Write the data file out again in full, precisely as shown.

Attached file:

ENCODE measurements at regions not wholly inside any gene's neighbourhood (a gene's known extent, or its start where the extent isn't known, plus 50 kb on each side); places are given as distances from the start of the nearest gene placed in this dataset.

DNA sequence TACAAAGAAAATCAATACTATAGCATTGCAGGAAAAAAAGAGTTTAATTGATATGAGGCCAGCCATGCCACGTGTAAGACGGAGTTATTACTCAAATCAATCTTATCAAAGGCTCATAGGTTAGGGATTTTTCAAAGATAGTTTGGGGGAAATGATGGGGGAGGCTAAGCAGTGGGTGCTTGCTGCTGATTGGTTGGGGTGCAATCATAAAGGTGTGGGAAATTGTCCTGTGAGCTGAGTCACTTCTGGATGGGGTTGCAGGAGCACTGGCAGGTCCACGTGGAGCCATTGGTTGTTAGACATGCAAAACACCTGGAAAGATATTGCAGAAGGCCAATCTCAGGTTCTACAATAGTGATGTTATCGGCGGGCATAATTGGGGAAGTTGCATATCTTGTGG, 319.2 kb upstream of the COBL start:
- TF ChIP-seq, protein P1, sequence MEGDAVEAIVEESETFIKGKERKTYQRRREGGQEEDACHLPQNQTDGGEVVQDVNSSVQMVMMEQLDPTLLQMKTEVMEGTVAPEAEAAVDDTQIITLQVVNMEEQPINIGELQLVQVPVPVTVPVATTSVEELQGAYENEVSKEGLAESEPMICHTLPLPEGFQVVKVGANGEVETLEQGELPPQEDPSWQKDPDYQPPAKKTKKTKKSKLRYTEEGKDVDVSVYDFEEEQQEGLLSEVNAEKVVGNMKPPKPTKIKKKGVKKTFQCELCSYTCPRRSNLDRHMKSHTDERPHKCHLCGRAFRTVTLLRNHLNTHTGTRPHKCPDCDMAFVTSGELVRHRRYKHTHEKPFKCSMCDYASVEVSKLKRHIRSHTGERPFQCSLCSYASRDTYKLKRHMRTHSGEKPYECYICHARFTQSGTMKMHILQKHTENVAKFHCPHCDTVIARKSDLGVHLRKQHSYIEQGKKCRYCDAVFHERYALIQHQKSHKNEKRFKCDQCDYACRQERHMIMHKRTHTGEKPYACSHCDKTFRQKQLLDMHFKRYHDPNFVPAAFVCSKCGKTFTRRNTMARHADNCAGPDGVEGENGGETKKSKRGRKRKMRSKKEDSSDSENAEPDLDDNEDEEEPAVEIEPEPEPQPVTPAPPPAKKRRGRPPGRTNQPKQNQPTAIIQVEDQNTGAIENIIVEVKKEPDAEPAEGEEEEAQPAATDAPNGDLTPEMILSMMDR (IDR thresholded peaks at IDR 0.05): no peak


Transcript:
ENCODE measurements at regions not wholly inside any gene's neighbourhood (a gene's known extent, or its start where the extent isn't known, plus 50 kb on each side); places are given as distances from the start of the nearest gene placed in this dataset.

DNA sequence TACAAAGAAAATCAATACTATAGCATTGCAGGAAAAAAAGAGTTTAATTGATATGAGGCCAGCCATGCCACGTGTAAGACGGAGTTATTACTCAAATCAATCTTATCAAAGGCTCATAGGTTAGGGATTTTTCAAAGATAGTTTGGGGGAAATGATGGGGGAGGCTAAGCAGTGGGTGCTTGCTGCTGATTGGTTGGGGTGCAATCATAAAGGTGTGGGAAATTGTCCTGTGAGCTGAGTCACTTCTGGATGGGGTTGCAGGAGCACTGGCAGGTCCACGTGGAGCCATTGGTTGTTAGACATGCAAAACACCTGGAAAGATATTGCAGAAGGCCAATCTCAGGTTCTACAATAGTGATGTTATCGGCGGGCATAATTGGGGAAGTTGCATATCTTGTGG, 319.2 kb upstream of the COBL start:
- TF ChIP-seq, protein P1, sequence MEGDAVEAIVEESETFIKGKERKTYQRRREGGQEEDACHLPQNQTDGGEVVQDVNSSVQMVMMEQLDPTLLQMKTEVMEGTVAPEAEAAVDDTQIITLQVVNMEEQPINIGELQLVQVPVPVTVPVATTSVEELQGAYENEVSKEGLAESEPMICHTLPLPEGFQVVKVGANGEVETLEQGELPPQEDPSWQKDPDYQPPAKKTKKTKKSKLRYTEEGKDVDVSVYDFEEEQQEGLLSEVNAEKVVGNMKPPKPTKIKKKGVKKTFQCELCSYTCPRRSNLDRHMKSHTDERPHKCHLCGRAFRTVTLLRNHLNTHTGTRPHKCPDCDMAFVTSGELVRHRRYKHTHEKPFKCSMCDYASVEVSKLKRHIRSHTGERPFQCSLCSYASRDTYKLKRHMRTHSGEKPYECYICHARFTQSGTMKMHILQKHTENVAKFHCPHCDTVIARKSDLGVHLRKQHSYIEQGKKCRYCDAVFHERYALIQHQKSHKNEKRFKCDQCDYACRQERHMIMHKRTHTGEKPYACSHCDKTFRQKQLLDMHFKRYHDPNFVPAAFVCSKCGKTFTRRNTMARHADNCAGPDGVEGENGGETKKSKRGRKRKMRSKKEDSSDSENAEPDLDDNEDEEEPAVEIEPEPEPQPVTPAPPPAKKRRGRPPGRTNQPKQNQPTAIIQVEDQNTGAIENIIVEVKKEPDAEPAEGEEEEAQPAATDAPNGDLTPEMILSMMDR (IDR thresholded peaks at IDR 0.05): no peak